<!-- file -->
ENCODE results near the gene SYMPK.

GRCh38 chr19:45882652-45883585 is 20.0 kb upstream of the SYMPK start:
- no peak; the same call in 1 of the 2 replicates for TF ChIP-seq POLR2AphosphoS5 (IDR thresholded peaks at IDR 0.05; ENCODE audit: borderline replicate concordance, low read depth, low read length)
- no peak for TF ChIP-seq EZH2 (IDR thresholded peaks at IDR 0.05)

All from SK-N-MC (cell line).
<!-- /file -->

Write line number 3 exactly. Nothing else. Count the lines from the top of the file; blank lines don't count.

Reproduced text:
- no peak; the same call in 1 of the 2 replicates for TF ChIP-seq POLR2AphosphoS5 (IDR thresholded peaks at IDR 0.05; ENCODE audit: borderline replicate concordance, low read depth, low read length)